[So I don’t reinvent the wheel from here, feel free to check out my http://retail.seekingalpha.com/article/22742 on PetMeds.]
From a business perspective, I find the increase in online sales to be both good news and bad news. The bad news is simple: the market for online pet pharmaceuticals is fragmented and competitive, making targeted keywords increasingly more expensive and search engine rankings more difficult to build. As more pet pharmacy retail operations try to steal market share, online customer acquisition costs will increase and price competition could further erode margins.
The good news is a bit counterintuitive. Allow me to explain:
What is somewhat striking about the online increase is that the company’s website traffic is down significantly from a year ago. The company has seen website traffic decline noticeably year-over-year, which is disappointing given the more than 50% increase in advertising expenses. My guess is that they are doing one or both of the following things to accomplish a sales increase in light of lower traffic:
1) Targeting their advertising better, leading to higher conversion rates from visitors.
2) Getting visitors to spend more money at the site, whether through upselling, cross-selling, a broader product offering, etc.
3) Getting customers who initially purchased via telephone to place orders on the web instead.
All of these are good things (#1 and #2 for obvious reasons, and #3 due to the lower administrative expense to complete an order on the web vis-à-vis on the phone with a representative). Unfortunately, the aforementioned bad news may largely offset these benefits, and presents some looming challenges in building the PetMeds brand success. But more on that later.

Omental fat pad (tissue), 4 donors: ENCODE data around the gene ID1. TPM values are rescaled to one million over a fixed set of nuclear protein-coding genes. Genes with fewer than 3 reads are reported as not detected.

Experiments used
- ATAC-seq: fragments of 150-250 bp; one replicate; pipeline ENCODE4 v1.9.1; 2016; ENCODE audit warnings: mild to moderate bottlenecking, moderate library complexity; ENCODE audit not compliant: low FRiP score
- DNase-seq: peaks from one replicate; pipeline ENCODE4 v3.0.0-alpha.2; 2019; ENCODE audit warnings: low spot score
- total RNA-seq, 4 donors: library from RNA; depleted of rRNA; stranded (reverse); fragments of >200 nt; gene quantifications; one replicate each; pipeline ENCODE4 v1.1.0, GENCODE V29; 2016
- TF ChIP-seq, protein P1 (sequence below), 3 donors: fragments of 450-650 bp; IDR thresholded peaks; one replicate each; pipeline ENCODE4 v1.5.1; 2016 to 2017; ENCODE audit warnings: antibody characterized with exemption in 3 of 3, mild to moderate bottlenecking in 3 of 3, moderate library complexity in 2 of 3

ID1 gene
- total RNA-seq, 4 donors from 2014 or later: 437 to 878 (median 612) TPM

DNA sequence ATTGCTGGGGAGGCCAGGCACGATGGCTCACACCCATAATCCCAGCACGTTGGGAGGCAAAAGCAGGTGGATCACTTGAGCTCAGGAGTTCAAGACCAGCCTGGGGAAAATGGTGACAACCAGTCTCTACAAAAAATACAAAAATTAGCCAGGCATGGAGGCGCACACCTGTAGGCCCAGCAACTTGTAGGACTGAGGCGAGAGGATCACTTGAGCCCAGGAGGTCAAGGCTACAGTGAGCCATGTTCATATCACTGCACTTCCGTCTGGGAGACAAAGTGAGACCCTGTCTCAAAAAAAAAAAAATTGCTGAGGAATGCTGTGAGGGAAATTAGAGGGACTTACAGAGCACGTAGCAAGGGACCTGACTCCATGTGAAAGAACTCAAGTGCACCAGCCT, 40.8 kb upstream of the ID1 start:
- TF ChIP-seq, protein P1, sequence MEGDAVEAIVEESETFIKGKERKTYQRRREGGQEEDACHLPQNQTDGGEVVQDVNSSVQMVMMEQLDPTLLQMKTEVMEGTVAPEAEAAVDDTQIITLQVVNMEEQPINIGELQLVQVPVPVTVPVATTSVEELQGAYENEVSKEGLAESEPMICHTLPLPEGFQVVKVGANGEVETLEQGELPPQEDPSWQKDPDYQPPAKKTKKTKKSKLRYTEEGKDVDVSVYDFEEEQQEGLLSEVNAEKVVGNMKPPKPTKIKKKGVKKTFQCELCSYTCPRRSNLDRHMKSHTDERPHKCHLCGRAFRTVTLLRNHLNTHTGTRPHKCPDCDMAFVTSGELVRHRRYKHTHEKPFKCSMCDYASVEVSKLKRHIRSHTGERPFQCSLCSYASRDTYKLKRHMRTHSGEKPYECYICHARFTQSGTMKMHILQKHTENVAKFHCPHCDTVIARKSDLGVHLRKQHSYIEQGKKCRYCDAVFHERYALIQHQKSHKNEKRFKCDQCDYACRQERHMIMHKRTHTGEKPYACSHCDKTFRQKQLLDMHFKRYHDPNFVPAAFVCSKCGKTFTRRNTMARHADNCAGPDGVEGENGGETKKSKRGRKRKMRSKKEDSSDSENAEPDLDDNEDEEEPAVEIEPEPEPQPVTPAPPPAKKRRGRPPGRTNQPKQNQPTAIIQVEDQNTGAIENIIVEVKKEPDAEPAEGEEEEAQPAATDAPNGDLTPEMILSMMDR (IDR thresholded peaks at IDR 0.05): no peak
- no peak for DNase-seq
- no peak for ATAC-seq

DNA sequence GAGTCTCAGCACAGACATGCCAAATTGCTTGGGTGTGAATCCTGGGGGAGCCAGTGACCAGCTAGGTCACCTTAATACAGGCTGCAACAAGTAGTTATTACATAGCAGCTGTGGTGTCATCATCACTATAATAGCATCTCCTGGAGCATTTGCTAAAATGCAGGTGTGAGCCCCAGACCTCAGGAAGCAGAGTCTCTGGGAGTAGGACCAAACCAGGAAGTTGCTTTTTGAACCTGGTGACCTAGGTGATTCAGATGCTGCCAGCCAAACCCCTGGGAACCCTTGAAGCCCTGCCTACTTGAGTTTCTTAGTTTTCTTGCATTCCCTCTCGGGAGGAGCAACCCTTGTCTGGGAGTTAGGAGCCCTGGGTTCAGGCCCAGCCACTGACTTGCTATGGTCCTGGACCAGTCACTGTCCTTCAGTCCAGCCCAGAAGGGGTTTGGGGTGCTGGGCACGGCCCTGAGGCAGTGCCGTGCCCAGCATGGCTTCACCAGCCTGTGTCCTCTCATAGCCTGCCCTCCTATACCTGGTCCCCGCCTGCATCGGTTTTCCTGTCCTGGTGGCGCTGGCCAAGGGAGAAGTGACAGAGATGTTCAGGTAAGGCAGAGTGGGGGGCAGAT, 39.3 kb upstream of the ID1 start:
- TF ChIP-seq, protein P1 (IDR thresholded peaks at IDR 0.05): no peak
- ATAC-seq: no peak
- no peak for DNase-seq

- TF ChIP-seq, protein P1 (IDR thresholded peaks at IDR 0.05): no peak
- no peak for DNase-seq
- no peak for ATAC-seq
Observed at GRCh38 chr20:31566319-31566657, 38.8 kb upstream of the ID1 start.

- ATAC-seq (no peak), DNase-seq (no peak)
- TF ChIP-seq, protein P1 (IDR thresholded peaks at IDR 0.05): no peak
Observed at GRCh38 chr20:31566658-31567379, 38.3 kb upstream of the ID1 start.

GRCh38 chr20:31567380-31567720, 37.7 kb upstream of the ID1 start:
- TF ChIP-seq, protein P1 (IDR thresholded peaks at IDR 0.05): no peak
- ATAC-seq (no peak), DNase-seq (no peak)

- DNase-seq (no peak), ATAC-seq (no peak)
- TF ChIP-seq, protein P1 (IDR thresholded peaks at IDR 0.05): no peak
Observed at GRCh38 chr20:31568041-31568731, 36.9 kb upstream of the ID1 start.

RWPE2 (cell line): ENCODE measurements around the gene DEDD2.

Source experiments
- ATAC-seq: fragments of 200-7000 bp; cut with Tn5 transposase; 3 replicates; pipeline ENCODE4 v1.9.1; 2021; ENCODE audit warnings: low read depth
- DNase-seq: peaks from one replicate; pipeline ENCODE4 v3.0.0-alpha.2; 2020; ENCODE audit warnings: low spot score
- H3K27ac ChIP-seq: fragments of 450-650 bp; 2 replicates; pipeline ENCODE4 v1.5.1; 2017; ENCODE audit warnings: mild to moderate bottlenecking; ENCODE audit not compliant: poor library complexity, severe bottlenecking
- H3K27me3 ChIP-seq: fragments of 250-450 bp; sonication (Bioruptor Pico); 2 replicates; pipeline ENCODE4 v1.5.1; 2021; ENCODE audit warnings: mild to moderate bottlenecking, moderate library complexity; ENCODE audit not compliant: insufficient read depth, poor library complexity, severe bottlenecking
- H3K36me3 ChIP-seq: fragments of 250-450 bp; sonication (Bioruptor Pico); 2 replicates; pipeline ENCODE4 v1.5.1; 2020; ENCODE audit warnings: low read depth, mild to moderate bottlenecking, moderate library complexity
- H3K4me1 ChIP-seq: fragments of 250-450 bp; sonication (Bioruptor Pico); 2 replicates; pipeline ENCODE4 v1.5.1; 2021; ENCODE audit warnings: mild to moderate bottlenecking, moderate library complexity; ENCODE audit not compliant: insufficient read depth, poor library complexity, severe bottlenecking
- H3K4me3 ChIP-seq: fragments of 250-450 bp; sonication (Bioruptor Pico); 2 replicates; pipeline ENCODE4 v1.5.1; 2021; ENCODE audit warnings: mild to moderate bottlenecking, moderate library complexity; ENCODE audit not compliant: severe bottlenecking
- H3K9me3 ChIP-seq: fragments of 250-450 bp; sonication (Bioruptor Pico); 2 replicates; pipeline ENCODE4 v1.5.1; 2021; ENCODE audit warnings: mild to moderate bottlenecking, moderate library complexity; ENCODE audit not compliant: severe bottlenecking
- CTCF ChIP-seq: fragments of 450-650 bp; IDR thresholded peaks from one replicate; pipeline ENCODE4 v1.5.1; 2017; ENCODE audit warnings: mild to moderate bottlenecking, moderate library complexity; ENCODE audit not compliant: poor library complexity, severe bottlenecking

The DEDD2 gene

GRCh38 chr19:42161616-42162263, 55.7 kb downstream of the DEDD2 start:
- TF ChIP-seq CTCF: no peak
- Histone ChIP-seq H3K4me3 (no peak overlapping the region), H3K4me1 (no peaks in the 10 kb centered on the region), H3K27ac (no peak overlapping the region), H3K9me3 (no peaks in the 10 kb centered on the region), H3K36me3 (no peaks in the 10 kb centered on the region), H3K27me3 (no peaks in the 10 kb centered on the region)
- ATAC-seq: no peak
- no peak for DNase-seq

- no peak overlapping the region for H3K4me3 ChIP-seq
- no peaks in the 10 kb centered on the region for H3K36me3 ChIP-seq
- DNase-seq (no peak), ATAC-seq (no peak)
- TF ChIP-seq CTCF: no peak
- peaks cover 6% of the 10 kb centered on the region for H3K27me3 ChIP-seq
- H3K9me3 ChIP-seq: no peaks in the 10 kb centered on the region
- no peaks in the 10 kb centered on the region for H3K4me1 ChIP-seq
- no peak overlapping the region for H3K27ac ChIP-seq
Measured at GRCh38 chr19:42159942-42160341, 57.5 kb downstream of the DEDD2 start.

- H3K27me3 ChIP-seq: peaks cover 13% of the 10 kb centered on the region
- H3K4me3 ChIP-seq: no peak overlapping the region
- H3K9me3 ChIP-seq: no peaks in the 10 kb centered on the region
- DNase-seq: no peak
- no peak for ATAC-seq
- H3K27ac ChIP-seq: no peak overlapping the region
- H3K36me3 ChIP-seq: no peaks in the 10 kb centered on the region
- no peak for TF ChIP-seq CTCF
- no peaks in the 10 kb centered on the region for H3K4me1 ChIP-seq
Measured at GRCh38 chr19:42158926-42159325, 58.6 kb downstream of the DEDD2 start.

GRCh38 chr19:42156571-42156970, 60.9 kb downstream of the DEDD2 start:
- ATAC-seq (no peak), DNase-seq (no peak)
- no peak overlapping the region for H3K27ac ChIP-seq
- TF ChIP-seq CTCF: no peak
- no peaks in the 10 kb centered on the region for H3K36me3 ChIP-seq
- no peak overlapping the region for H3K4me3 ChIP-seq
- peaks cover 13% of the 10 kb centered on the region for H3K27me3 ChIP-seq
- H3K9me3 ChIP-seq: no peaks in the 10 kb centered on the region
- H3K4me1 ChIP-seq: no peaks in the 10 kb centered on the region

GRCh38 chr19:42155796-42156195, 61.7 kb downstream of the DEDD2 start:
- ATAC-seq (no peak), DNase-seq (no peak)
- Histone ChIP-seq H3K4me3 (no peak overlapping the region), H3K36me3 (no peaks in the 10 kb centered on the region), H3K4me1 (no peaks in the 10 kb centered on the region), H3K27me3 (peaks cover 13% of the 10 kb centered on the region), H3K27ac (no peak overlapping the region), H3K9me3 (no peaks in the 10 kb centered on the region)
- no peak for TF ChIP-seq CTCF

Looking further into the numbers, PetMeds traffic was around 7.4 million visitors for the quarter, based on the Alexa.com statistics. With 130,000 new orders (presumably around 63%*130,000=81,900 from the web), 1.1% of the visitors were new customers. This conversion rate alone is higher than the standard retail website and probably industry averages, and given that a large chunk of traffic probably represents returning customers that need not be “acquired,” the conversion for new visitors was likely substantially higher.
So even while online acquisition costs are increasing, it appears the advertising money is being well spent.
Furthermore, investors shouldn’t lose sight of the PetMeds television marketing campaign. I believe the company is the only of its kind to do this (and maybe the only able to actually afford a national campaign), which gives it an added leg up. So while online marketing costs are increasing and competition stiffens, PetMeds has an extra edge through this media while all must suffer equally under the online sphere.
With greater financial resources, a stronger brand recognition, and successful television ads (including the new Betty White campaign), I still believe that PetMeds will come to dominate the industry and be the trusted, go-to source for pet owners. And now, with the shares having suffered what I would consider a correction, the stock may be at bargain levels (refer to my last post for more info).
PETS 1-yr chart